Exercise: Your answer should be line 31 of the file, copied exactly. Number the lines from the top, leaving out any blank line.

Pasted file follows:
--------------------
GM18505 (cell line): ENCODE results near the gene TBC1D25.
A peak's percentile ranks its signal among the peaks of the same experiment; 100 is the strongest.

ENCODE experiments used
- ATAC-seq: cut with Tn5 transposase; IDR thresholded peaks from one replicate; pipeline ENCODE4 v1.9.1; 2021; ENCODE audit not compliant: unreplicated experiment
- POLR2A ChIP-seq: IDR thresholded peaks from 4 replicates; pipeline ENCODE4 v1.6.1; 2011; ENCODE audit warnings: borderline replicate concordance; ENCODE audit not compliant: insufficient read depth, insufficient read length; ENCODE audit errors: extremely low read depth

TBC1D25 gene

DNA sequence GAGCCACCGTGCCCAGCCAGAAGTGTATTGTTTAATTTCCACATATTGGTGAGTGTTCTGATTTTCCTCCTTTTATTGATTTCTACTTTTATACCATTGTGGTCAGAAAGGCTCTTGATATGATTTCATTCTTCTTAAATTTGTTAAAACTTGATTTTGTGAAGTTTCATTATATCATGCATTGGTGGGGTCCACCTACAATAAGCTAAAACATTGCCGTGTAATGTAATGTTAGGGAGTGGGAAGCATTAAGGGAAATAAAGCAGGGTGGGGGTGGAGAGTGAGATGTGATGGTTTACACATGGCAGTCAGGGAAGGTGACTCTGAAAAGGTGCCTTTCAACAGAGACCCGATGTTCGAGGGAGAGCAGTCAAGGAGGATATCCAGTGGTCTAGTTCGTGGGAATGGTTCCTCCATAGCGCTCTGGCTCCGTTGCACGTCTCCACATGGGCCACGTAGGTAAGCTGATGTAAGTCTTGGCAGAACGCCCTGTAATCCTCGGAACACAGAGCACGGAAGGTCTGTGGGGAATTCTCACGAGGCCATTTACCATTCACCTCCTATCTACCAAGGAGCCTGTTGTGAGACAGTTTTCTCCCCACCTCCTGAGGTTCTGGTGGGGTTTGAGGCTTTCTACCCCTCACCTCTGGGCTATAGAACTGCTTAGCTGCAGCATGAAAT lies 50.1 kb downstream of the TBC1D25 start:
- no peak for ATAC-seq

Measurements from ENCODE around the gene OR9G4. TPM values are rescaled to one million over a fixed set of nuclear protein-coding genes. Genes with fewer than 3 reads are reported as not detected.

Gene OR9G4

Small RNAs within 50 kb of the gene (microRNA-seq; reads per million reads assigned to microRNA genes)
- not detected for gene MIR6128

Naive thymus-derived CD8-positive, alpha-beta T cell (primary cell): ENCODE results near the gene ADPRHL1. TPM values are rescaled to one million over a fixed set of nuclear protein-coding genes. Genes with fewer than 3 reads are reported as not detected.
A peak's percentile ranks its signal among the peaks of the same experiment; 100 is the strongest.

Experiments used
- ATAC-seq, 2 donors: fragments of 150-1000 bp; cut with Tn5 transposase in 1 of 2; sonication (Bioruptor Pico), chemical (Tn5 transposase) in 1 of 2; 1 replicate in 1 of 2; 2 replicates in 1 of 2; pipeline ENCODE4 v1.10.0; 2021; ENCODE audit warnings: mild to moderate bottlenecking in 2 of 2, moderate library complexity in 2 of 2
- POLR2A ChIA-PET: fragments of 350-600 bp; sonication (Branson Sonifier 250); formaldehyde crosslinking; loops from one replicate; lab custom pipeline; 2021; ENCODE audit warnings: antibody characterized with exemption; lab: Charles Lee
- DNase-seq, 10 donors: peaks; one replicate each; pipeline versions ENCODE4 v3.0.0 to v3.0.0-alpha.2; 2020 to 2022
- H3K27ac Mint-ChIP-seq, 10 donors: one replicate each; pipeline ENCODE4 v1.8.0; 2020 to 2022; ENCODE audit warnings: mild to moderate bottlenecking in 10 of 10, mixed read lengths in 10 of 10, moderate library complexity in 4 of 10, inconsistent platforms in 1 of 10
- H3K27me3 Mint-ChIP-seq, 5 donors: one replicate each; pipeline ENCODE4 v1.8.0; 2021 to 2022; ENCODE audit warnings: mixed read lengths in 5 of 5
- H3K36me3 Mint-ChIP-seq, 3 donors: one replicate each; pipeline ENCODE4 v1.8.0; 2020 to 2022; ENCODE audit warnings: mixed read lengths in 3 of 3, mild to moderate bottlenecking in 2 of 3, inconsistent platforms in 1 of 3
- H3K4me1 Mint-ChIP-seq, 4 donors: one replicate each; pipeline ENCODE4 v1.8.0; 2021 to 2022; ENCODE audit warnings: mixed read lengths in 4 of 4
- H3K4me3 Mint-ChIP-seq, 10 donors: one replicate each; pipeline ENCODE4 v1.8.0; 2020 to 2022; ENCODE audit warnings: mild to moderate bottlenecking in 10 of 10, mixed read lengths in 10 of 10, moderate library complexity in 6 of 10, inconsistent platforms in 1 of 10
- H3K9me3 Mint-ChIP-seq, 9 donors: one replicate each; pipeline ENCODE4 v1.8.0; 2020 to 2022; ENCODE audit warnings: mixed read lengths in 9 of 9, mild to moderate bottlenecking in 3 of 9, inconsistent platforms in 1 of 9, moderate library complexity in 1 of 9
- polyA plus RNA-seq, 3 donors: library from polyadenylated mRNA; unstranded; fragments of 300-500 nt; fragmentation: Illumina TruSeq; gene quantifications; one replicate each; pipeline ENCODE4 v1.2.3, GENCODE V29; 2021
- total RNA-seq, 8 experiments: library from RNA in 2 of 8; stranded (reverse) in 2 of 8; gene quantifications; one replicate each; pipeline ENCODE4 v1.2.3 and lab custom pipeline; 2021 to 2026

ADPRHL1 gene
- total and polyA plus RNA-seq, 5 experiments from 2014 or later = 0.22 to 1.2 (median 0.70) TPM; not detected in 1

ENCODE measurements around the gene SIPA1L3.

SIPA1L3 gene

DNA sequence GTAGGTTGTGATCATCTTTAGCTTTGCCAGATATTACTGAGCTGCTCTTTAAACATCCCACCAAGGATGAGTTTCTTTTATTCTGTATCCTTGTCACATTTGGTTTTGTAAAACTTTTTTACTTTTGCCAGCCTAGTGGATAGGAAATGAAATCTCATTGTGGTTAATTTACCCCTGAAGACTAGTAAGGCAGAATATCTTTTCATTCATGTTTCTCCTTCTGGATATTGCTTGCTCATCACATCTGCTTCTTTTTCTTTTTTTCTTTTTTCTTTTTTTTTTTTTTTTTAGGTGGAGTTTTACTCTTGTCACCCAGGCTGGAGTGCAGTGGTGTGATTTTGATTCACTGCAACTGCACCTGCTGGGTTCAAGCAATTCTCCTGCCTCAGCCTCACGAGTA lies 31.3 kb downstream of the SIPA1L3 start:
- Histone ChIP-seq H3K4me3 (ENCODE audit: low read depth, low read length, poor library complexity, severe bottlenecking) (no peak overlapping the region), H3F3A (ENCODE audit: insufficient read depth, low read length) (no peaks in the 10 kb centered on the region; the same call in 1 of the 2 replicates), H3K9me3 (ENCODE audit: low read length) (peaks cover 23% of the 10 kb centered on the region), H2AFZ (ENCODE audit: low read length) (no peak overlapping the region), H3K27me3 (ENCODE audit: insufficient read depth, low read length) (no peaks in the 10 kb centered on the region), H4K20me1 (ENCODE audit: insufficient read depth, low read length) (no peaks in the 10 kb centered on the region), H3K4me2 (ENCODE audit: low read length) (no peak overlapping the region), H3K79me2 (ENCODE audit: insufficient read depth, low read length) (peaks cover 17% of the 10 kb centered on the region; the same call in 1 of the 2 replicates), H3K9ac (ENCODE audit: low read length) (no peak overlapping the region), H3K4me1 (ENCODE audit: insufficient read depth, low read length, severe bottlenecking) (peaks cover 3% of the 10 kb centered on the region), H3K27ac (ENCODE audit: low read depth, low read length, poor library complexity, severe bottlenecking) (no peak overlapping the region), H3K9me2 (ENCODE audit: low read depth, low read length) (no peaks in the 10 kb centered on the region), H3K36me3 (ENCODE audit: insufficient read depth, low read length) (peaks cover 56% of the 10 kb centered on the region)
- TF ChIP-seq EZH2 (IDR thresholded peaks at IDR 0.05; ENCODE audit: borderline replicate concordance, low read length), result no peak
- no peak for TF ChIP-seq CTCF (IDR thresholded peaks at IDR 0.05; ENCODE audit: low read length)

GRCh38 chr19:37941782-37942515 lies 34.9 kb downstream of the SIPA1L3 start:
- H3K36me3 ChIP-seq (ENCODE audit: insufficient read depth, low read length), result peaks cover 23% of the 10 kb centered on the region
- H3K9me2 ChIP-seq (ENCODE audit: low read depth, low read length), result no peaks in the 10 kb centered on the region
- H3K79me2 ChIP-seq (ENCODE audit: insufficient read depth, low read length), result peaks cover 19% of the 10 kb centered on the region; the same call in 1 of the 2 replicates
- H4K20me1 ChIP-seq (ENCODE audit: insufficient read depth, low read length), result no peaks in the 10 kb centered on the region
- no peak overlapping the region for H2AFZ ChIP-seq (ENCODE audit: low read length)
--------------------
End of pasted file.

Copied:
DNA sequence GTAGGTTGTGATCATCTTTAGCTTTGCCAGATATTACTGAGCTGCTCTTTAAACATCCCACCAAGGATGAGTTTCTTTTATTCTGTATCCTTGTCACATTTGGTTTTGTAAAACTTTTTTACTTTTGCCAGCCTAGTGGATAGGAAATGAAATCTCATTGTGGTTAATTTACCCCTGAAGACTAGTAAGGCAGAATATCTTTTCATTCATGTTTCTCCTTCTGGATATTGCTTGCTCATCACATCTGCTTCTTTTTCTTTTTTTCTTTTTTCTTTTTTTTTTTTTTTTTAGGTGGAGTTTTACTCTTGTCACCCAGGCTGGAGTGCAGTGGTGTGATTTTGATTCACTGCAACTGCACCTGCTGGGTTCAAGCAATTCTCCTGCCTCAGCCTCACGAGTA lies 31.3 kb downstream of the SIPA1L3 start: